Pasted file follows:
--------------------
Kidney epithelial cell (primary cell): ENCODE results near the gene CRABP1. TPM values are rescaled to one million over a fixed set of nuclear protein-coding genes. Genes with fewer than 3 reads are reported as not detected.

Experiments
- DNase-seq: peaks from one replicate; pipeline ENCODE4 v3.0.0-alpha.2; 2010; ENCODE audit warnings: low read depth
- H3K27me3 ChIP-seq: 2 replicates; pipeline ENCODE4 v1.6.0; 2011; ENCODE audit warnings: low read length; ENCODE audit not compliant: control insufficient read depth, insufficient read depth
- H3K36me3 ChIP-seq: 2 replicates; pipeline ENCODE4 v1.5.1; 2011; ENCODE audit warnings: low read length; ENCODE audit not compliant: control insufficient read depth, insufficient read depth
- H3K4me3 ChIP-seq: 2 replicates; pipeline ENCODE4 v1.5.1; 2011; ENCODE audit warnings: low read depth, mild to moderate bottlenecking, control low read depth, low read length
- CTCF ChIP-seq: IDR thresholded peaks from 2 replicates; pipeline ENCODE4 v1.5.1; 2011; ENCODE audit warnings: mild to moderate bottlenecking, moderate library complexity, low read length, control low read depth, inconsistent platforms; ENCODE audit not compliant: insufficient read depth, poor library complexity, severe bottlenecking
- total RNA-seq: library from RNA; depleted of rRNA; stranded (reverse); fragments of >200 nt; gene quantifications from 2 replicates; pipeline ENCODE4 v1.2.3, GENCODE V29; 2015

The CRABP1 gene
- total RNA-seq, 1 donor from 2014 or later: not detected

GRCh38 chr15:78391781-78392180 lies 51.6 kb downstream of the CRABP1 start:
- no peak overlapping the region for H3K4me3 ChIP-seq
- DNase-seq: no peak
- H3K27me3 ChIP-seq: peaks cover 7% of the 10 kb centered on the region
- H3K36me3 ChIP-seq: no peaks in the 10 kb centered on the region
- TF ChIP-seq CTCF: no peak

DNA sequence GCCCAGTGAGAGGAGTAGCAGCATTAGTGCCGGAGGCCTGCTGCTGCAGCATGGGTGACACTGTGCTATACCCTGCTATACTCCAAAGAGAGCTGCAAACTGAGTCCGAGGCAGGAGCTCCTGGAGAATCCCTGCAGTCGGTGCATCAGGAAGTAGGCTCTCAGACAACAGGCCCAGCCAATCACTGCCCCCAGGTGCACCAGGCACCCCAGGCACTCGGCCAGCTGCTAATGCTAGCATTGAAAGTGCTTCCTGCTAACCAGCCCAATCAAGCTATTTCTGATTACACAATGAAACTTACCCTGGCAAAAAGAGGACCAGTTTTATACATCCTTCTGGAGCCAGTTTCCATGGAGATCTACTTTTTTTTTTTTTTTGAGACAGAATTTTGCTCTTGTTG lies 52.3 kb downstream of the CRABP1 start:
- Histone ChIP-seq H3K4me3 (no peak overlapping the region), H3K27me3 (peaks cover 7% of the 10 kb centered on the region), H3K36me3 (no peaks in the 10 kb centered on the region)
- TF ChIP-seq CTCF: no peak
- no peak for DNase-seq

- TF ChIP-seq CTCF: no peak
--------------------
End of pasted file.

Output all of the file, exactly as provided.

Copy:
Kidney epithelial cell (primary cell): ENCODE results near the gene CRABP1. TPM values are rescaled to one million over a fixed set of nuclear protein-coding genes. Genes with fewer than 3 reads are reported as not detected.

Experiments
- DNase-seq: peaks from one replicate; pipeline ENCODE4 v3.0.0-alpha.2; 2010; ENCODE audit warnings: low read depth
- H3K27me3 ChIP-seq: 2 replicates; pipeline ENCODE4 v1.6.0; 2011; ENCODE audit warnings: low read length; ENCODE audit not compliant: control insufficient read depth, insufficient read depth
- H3K36me3 ChIP-seq: 2 replicates; pipeline ENCODE4 v1.5.1; 2011; ENCODE audit warnings: low read length; ENCODE audit not compliant: control insufficient read depth, insufficient read depth
- H3K4me3 ChIP-seq: 2 replicates; pipeline ENCODE4 v1.5.1; 2011; ENCODE audit warnings: low read depth, mild to moderate bottlenecking, control low read depth, low read length
- CTCF ChIP-seq: IDR thresholded peaks from 2 replicates; pipeline ENCODE4 v1.5.1; 2011; ENCODE audit warnings: mild to moderate bottlenecking, moderate library complexity, low read length, control low read depth, inconsistent platforms; ENCODE audit not compliant: insufficient read depth, poor library complexity, severe bottlenecking
- total RNA-seq: library from RNA; depleted of rRNA; stranded (reverse); fragments of >200 nt; gene quantifications from 2 replicates; pipeline ENCODE4 v1.2.3, GENCODE V29; 2015

The CRABP1 gene
- total RNA-seq, 1 donor from 2014 or later: not detected

GRCh38 chr15:78391781-78392180 lies 51.6 kb downstream of the CRABP1 start:
- no peak overlapping the region for H3K4me3 ChIP-seq
- DNase-seq: no peak
- H3K27me3 ChIP-seq: peaks cover 7% of the 10 kb centered on the region
- H3K36me3 ChIP-seq: no peaks in the 10 kb centered on the region
- TF ChIP-seq CTCF: no peak

DNA sequence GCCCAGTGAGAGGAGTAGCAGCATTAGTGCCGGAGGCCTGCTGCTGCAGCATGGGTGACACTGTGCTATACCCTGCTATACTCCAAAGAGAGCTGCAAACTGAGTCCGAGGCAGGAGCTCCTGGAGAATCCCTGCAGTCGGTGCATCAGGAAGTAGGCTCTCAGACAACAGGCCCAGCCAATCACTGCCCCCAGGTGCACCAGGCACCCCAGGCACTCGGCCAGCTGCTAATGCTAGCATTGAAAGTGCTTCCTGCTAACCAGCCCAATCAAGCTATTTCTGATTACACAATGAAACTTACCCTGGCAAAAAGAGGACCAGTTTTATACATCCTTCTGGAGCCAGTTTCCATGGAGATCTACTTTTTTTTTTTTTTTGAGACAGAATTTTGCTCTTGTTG lies 52.3 kb downstream of the CRABP1 start:
- Histone ChIP-seq H3K4me3 (no peak overlapping the region), H3K27me3 (peaks cover 7% of the 10 kb centered on the region), H3K36me3 (no peaks in the 10 kb centered on the region)
- TF ChIP-seq CTCF: no peak
- no peak for DNase-seq

- TF ChIP-seq CTCF: no peak